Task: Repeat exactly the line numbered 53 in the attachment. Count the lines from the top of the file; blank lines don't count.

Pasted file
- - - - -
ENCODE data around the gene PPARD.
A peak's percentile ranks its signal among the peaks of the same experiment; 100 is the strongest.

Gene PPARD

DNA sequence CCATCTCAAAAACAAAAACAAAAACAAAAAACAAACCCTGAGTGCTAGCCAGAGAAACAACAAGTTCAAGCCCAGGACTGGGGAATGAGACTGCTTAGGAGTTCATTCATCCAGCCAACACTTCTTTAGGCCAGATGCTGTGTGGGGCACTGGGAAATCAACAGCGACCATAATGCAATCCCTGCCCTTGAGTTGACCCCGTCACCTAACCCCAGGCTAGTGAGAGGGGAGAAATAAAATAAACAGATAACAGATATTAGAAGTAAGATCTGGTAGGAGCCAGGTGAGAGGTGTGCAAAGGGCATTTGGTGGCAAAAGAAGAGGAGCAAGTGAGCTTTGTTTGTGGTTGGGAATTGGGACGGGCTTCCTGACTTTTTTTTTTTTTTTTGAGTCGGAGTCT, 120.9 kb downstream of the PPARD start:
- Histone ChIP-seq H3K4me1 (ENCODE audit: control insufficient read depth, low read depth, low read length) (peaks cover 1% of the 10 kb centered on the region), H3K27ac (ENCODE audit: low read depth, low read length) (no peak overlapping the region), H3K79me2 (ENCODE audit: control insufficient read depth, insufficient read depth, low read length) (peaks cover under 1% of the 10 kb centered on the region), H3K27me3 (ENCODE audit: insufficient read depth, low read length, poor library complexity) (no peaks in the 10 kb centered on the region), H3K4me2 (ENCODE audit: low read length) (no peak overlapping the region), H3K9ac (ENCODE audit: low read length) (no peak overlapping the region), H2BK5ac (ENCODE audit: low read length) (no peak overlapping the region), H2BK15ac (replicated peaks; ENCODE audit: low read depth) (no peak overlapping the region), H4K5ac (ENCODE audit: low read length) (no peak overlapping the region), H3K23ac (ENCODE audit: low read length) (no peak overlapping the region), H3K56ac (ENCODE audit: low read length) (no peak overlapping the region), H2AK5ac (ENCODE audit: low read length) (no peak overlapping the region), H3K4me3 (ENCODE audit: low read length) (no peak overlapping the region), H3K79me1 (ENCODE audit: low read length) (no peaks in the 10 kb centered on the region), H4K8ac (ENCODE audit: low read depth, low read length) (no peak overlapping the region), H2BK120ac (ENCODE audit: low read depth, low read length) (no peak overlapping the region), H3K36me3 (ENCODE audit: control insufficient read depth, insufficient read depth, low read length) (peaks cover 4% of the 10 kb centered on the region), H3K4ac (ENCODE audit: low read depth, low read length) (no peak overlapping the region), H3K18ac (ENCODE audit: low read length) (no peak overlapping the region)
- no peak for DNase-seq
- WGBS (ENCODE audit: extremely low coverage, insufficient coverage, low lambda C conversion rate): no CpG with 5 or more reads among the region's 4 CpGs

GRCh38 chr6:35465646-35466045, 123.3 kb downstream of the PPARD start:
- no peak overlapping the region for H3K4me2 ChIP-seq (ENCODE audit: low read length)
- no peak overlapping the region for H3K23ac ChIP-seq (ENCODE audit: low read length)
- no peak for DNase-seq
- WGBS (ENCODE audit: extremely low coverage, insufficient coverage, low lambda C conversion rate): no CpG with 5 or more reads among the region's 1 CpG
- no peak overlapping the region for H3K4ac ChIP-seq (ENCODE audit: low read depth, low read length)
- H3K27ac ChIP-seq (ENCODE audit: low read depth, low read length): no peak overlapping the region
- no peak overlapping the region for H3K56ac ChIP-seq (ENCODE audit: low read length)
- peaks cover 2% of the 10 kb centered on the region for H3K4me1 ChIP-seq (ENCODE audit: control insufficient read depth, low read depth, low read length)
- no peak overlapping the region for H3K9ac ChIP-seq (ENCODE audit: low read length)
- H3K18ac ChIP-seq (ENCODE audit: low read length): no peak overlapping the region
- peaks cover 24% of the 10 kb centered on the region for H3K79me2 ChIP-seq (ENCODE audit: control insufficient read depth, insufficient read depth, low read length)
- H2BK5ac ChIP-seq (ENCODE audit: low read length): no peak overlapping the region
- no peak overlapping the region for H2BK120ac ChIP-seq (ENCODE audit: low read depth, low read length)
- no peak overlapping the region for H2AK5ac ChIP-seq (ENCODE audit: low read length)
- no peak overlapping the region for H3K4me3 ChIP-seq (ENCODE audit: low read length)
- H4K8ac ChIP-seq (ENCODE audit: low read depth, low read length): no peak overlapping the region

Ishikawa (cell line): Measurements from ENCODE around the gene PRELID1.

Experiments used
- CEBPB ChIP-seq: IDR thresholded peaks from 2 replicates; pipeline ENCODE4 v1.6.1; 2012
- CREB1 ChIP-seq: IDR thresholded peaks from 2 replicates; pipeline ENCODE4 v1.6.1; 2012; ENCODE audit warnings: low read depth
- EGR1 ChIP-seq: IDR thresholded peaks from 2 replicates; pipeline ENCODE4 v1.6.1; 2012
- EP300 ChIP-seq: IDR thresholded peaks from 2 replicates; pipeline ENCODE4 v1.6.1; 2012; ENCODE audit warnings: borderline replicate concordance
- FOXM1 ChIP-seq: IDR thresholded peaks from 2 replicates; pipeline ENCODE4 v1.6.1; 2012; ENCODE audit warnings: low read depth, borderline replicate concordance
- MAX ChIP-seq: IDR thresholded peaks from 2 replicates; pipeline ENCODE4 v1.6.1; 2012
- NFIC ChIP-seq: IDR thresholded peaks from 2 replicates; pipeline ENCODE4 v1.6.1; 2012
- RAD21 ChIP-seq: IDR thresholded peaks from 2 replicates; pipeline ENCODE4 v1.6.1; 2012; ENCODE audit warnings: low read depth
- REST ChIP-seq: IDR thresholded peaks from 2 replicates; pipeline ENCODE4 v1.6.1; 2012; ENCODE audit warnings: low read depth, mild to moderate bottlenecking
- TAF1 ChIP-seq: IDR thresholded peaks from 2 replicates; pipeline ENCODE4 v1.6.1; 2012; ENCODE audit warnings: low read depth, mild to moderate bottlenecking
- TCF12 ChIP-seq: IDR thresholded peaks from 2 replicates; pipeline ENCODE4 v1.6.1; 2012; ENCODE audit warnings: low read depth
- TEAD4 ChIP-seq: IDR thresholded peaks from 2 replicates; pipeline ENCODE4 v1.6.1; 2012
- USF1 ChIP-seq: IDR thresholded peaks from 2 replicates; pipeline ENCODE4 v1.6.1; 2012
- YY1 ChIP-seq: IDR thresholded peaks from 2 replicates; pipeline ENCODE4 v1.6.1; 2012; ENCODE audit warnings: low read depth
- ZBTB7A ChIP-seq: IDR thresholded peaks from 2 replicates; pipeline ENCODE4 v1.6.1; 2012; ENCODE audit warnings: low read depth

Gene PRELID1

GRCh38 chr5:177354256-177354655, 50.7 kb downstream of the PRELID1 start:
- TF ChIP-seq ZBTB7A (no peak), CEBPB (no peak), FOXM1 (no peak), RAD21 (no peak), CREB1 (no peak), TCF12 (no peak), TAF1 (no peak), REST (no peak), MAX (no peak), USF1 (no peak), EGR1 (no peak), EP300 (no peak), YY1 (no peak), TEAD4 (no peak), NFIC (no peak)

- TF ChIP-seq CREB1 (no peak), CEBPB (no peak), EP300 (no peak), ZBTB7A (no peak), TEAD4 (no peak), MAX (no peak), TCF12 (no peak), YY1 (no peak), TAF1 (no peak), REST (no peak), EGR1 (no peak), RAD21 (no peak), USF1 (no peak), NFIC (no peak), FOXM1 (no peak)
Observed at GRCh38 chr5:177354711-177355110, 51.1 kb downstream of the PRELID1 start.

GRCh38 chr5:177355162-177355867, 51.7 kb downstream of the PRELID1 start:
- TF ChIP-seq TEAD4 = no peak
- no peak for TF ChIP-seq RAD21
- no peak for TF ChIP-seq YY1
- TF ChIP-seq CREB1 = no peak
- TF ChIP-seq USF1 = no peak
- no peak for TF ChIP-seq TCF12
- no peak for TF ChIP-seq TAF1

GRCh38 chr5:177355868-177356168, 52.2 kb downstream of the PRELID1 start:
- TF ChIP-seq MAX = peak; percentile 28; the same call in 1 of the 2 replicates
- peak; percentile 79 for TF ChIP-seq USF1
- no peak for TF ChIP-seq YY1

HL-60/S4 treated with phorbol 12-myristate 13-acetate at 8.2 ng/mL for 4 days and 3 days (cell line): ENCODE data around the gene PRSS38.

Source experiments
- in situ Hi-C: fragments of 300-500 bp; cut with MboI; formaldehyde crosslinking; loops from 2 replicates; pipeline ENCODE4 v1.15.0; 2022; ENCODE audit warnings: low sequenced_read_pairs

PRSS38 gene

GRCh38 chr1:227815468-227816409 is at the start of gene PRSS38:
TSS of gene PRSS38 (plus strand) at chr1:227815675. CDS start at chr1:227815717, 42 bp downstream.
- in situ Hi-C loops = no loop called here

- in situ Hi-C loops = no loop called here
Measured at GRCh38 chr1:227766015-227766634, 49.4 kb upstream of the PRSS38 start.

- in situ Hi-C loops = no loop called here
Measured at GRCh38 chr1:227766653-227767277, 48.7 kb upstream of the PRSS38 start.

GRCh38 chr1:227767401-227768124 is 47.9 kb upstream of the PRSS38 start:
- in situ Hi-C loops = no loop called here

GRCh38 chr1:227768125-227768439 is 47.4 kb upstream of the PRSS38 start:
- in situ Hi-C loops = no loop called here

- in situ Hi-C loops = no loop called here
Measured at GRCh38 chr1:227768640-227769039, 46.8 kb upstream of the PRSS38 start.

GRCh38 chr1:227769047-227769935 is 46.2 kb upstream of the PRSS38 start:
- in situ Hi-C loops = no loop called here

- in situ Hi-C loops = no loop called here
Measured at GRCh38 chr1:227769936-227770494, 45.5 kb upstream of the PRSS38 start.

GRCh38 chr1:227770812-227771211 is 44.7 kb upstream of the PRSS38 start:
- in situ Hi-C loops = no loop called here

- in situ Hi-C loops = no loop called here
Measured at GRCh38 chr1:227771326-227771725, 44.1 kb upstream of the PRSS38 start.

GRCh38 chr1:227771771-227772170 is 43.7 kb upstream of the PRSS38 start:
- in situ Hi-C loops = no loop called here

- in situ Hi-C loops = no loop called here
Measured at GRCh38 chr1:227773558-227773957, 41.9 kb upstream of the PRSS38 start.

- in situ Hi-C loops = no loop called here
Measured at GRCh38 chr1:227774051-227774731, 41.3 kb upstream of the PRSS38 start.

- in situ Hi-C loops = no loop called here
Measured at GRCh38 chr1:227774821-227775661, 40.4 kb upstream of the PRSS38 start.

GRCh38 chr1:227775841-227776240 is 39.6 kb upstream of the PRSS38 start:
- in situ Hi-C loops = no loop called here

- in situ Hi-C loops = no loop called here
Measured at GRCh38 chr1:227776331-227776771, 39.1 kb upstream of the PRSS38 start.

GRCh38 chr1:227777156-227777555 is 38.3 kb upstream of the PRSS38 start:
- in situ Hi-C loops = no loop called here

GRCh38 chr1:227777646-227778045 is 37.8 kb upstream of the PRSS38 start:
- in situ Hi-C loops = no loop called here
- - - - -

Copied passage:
- no peak for TF ChIP-seq TCF12